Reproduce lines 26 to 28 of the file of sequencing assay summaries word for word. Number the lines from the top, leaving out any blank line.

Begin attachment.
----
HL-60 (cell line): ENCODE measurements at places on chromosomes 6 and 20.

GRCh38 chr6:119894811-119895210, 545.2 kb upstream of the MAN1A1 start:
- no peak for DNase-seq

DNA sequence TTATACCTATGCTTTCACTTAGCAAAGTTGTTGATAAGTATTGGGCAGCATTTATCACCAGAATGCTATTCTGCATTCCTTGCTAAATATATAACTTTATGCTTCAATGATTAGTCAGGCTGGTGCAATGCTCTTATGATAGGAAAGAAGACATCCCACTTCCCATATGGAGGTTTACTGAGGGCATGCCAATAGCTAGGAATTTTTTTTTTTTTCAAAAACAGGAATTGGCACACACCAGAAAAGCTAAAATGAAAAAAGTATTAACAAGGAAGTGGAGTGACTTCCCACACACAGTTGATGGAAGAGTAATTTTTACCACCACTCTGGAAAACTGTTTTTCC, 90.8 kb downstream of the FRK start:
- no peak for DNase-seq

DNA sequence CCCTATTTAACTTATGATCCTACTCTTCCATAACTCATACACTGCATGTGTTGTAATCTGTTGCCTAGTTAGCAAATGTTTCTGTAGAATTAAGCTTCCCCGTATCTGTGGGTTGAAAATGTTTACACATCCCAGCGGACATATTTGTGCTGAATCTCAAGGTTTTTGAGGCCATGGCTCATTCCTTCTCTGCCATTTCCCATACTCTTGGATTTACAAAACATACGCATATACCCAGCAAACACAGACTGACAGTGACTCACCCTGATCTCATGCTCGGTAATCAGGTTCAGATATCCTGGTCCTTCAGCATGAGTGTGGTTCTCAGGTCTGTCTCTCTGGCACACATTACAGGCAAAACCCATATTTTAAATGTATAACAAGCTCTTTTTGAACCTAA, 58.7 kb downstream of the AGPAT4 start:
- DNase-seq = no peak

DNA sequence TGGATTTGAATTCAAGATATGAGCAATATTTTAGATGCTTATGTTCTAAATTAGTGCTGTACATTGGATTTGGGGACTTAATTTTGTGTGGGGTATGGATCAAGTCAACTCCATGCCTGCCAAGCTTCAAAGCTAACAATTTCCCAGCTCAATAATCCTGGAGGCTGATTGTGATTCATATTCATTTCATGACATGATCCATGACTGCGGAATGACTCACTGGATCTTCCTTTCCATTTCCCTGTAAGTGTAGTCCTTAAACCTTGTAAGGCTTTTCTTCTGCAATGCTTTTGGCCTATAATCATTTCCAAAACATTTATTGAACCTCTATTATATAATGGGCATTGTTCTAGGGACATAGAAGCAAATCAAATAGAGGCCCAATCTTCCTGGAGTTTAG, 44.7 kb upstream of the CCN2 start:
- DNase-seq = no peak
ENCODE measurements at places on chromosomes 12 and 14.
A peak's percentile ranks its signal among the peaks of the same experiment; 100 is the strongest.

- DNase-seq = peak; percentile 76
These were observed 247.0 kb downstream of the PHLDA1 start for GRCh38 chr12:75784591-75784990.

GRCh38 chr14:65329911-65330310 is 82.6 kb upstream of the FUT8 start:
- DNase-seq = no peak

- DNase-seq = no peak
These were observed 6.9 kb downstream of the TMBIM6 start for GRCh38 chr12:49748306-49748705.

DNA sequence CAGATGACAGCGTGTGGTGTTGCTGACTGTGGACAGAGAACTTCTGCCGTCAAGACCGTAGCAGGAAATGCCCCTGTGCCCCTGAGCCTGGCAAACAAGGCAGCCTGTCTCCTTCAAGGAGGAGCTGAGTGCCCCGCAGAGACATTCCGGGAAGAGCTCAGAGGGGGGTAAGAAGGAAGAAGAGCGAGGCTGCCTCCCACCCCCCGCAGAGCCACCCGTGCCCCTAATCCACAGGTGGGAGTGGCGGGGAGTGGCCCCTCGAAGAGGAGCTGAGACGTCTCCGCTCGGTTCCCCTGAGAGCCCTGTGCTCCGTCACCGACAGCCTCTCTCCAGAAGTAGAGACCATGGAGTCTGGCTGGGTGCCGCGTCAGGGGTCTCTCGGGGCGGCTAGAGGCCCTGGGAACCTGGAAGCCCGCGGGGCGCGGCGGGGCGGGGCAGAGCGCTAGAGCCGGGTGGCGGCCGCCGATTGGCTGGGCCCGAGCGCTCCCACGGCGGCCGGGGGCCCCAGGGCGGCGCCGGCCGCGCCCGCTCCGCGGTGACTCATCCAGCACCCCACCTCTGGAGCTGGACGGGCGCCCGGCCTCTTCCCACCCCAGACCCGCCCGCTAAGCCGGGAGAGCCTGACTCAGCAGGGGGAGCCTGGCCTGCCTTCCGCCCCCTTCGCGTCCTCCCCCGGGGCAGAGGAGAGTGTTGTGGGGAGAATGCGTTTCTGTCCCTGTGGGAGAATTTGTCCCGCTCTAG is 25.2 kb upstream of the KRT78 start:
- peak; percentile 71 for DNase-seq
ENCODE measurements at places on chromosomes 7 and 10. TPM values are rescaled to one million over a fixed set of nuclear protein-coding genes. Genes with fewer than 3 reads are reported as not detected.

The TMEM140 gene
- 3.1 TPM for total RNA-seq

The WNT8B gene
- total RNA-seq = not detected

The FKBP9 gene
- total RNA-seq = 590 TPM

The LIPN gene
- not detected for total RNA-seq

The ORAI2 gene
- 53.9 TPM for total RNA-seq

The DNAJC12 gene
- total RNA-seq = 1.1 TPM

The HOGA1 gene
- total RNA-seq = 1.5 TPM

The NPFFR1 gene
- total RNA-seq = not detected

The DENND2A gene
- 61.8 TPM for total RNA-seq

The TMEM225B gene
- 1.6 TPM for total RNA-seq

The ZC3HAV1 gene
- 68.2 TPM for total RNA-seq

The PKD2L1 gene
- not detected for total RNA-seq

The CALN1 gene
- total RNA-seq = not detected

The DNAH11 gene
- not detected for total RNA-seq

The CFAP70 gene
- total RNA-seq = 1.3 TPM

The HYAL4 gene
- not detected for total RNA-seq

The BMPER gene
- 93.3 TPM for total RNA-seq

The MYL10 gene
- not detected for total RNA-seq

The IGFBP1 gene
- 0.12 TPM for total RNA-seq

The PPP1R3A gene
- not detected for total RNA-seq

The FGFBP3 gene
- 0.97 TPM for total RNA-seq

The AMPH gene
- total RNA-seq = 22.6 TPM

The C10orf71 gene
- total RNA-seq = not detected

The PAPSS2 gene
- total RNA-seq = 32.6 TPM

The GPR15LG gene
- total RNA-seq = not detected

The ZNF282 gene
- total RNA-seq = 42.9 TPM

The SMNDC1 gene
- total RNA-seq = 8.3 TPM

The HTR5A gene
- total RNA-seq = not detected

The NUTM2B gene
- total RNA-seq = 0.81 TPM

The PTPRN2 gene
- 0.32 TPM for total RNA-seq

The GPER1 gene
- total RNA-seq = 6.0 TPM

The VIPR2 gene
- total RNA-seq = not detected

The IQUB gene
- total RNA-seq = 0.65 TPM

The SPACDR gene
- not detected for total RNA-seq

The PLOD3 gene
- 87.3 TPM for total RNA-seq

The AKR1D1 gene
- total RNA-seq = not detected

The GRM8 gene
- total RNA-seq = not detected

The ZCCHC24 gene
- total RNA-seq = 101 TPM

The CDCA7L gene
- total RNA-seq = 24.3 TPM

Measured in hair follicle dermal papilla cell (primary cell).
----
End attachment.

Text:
- total RNA-seq = 590 TPM

The LIPN gene
- not detected for total RNA-seq